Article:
MN: Do people want to take advantage of deals before demand returns?

Sain: Yes, and companies are saying, "We haven't had a meeting in two or three years. We have to get back to face-to-face meetings and back to our customers. We can't build relationships by e-mail." That's stimulating some of this resurgence as well.

MN: How has development held up in Orlando?

Sain: We've put in over $2 billion in new construction. If you think about the last couple of years, not many destinations can do that. We added the 1,400-room Hilton Orlando, and the Peabody Orlando is doubling, going to 1,650 rooms at the convention center. We added the Waldorf Astoria Orlando and Hilton Orlando Bonnet Creek: That's a 1,000 room Hilton connected to a 500-room Waldorf, the first Waldorf Astoria ever built outside of New York City. Four Seasons has a projected opening in 2012. Orlando will always be a beacon for additional investment because it's such a strong destination with close to 50 million visitors a year.

MN: How sizable is Orlando's meetings market right now?

Sain: Other than Vegas, Orlando is the second-largest meetings market. As far as number of hotels with large meeting space ratios, we're also number two, with Vegas being the only one bigger. We can do a 2,500-person meeting based on double occupancy with a general session for 5,000 in one hotel. That's very unusual for a city to be able to do, but we have a number of properties that can do that. With 6 million square feet of space between the center and all the hotels, the challenge we have is that we're a great destination, but we're putting the pressure on the market because we have a lot of inventory to fill. What's nice for the meeting professional, whether it's corporate, association, incentive or third-party, is that there's great choice and we have great price points. Unlike other destinations where you're maybe straddled in one of those price categories, we have great choices from the lower end all the way to the higher end.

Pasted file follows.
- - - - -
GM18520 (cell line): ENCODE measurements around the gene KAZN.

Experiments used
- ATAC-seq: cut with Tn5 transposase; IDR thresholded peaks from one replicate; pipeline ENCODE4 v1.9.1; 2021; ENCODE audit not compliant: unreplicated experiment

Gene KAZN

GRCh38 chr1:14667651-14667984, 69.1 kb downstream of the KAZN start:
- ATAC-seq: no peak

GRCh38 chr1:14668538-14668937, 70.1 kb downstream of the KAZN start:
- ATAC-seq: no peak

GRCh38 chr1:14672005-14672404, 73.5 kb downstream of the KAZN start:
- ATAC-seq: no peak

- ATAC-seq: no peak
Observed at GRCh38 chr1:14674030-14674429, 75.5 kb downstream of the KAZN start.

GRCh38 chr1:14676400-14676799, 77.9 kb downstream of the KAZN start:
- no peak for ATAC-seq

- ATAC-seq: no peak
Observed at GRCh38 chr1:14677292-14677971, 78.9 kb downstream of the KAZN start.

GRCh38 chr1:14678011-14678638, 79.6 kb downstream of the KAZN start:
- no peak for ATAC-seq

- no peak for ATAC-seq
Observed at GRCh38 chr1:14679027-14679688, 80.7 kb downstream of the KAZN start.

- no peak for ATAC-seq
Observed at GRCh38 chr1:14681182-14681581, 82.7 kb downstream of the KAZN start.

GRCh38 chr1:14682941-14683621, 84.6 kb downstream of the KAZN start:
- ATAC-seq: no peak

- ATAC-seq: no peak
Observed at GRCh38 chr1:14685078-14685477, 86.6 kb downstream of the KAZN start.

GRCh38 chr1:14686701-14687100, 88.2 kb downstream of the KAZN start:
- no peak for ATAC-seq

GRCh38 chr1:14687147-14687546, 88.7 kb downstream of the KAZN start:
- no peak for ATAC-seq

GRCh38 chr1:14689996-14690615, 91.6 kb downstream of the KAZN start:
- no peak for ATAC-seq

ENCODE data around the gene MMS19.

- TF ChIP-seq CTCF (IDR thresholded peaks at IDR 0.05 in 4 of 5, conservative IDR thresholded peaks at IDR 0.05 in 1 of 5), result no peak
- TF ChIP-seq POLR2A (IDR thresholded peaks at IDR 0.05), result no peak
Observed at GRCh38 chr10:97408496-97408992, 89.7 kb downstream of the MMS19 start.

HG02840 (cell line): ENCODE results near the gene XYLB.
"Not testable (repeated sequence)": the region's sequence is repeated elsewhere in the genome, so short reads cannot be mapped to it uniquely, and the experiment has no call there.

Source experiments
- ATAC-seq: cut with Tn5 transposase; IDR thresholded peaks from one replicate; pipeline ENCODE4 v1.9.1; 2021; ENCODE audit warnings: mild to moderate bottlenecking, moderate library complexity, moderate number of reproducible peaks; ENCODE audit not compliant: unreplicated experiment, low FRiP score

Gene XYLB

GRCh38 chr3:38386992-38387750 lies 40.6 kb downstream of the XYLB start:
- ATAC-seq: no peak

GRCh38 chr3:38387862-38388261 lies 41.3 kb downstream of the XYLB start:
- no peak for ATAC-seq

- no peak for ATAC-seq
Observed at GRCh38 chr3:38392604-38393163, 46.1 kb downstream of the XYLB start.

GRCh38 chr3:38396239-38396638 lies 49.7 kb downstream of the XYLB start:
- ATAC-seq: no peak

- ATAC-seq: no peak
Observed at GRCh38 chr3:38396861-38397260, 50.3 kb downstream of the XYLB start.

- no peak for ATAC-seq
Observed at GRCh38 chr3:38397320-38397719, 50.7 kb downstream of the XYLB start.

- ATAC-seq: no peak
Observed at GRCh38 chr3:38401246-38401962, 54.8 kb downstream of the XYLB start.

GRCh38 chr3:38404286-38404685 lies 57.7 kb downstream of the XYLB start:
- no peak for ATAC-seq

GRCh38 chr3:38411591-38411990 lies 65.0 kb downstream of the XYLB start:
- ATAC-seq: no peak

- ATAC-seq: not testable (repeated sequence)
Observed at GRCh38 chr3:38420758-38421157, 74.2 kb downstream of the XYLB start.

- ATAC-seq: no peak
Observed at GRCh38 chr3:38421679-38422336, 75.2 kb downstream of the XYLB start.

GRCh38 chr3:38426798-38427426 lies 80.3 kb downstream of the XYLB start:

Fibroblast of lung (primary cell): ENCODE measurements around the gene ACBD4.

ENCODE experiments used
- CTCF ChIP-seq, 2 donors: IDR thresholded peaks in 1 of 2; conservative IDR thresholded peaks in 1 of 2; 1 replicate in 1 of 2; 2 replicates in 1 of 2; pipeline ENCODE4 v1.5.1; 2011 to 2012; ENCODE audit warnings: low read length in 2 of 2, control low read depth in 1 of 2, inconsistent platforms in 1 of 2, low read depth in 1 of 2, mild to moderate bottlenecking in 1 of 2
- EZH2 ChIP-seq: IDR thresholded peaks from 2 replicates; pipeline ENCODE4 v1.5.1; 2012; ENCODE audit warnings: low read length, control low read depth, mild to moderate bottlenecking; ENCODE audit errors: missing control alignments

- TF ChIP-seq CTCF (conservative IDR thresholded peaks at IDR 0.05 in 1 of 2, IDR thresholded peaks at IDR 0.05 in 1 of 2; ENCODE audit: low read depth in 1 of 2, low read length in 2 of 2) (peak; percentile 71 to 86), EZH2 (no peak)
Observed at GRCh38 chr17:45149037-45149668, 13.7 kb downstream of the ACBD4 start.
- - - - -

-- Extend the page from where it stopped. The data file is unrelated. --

MN: Does the perception issue affect Orlando as much as it does other cities?

Sain: A destination should never be singled out because it's a vacation or leisure destination. For Orlando, out of 48 million visitors in 2008, we had 10 million business travelers, so we are a very serious business destination. It just goes back to informing, messaging and educating the audience that Orlando is not only a great leisure destination but that we're also a top-tier business destination and the second-largest meetings market in the country. Because of the leisure strength, we're the fourth-lowest airfare market in the country, and our rates are not as high as in pure commercial business destinations because of the balance of the leisure markets. Leisure actually makes you a much more affordable, accessible destination.

MN: Does the industry need to articulate that better?

Sain: It's easy for American Airlines, for Hyatt Hotels, for the Orlando CVB or for U.S. Travel to say, here are the benefits of face-to-face business meetings and here's the return. It's right, but maybe sometimes sounds self-serving based on the audience you're trying to reach. The missing link is: If we had three to five senior executives with global brands who said the best investment we make in marketing is face-to-face meetings, then I think that message resonates even with more impact. Then, the C-suite of corporate America sees it from a blue-chip company and a peer set, and they'll say, "Well, wait a minute, one of my competitors is saying it's giving them a leg up. I don't want to be caught in the rear." We're trying to get more third-party testimonials where it becomes not only authentic but is talking on an equal playing field or level of respect.

Originally published March 1, 2010